All persons born or naturalized in the United States, and subject to the jurisdiction thereof, are citizens of the United States and of the State wherein they reside. No State shall make or enforce any law which shall abridge the privileges or immunities of citizens of the United States; nor shall any State deprive any person of life, liberty, or property, without due process of law; nor deny to any person within its jurisdiction the equal protection of the laws.

    Section 2.

    Representatives shall be apportioned among the several States according to their respective numbers, counting the whole number of persons in each State, excluding Indians not taxed. But when the right to vote at any election for the choice of electors for President and Vice-President of the United States, Representatives in Congress, the Executive and Judicial officers of a State, or the members of the Legislature thereof, is denied to any of the male inhabitants of such State, being twenty-one years of age,* and citizens of the United States, or in any way abridged, except for participation in rebellion, or other crime, the basis of representation therein shall be reduced in the proportion which the number of such male citizens shall bear to the whole number of male citizens twenty-one years of age in such State.

    Section 3.

    No person shall be a Senator or Representative in Congress, or elector of President and Vice-President, or hold any office, civil or military, under the United States, or under any State, who, having previously taken an oath, as a member of Congress, or as an officer of the United States, or as a member of any State legislature, or as an executive or judicial officer of any State, to support the Constitution of the United States, shall have engaged in insurrection or rebellion against the same, or given aid or comfort to the enemies thereof. But Congress may by a vote of two-thirds of each House, remove such disability.

    Section 4.

    The validity of the public debt of the United States, authorized by law, including debts incurred for payment of pensions and bounties for services in suppressing insurrection or rebellion, shall not be questioned. But neither the United States nor any State shall assume or pay any debt or obligation incurred in aid of insurrection or rebellion against the United States, or any claim for the loss or emancipation of any slave; but all such debts, obligations and claims shall be held illegal and void.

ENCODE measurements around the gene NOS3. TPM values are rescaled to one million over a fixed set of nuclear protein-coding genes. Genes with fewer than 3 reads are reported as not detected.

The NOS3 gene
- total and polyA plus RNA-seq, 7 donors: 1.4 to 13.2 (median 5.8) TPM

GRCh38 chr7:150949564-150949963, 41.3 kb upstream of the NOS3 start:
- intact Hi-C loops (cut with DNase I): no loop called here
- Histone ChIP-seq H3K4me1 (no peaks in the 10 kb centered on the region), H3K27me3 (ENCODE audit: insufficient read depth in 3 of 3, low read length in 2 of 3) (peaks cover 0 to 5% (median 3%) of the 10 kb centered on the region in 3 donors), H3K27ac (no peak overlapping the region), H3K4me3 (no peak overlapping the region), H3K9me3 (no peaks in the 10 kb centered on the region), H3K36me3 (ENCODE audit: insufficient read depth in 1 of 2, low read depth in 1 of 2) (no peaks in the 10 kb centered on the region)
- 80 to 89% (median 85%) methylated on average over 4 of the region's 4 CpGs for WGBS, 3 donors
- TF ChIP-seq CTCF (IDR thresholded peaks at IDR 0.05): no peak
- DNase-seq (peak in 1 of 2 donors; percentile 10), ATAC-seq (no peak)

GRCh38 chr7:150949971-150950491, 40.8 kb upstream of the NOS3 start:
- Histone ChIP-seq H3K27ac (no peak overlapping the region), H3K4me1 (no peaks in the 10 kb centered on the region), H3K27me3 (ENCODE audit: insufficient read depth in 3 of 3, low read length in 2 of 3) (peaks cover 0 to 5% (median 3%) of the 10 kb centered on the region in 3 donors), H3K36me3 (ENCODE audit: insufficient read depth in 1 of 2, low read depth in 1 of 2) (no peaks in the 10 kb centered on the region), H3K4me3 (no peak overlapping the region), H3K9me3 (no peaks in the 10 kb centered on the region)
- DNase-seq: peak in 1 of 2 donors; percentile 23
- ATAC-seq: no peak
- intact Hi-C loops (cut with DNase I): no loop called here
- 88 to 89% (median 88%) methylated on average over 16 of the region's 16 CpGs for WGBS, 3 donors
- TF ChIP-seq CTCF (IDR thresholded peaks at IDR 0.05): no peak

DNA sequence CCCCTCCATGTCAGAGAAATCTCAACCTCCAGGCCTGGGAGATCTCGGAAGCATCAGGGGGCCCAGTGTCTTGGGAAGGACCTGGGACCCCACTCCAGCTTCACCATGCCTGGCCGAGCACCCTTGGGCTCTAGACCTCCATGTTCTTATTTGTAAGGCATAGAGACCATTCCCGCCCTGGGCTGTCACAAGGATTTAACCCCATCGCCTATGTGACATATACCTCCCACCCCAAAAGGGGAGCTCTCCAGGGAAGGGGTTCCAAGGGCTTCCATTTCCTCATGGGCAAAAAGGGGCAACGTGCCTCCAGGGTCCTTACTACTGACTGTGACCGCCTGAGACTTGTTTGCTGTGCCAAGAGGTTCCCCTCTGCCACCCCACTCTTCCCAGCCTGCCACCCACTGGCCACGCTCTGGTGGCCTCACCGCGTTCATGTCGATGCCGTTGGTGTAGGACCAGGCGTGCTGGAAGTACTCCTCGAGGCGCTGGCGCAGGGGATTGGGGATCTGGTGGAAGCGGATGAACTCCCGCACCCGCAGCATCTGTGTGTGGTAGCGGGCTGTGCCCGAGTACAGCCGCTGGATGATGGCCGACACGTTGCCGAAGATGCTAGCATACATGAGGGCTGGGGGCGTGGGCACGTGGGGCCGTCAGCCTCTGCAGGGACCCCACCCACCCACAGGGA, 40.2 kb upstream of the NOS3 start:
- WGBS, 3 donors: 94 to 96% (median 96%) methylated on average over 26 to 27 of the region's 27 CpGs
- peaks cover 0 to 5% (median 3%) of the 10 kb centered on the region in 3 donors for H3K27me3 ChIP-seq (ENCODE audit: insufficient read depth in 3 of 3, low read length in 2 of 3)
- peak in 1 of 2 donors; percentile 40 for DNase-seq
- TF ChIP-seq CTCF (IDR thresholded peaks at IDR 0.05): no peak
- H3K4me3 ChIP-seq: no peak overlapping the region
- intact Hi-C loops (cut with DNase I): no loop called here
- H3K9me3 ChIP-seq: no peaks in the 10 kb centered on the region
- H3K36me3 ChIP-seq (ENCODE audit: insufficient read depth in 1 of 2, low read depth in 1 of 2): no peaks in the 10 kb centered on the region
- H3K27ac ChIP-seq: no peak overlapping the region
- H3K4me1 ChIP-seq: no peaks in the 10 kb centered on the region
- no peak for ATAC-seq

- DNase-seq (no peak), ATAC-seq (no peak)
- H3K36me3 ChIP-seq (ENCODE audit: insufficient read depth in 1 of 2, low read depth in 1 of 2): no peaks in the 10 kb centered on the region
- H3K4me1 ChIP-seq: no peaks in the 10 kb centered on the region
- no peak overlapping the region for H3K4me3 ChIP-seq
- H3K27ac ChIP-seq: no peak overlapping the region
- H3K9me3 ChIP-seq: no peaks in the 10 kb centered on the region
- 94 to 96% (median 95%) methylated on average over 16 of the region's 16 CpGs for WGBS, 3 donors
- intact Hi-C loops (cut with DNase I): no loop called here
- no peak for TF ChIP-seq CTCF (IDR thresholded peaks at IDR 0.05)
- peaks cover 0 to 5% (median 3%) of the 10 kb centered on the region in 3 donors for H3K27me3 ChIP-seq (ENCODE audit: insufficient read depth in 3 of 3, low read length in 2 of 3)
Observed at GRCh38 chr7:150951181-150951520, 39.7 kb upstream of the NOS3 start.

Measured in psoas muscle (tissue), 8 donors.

Section 5.

    The Congress shall have the power to enforce, by appropriate legislation, the provisions of this article.

    *Changed by section 1 of the 26th amendment.

    AMENDMENT XV - Passed by Congress February 26, 1869. Ratified February 3, 1870.

    African American Suffrage

    Section 1.

    The right of citizens of the United States to vote shall not be denied or abridged by the United States or by any State on account of race, color, or previous condition of servitude--

    Section 2.

    The Congress shall have the power to enforce this article by appropriate legislation.

    AMENDMENT XVI - Passed by Congress July 2, 1909. Ratified February 3, 1913.

    Income Taxes

    Note: Article I, section 9, of the Constitution was modified by amendment 16.

    The Congress shall have power to lay and collect taxes on incomes, from whatever source derived, without apportionment among the several States, and without regard to any census or enumeration.

    AMENDMENT XVII - Passed by Congress May 13, 1912. Ratified April 8, 1913.

    Direct Election of Senators

    Note: Article I, section 3, of the Constitution was modified by the 17th amendment.

    The Senate of the United States shall be composed of two Senators from each State, elected by the people thereof, for six years; and each Senator shall have one vote. The electors in each State shall have the qualifications requisite for electors of the most numerous branch of the State legislatures.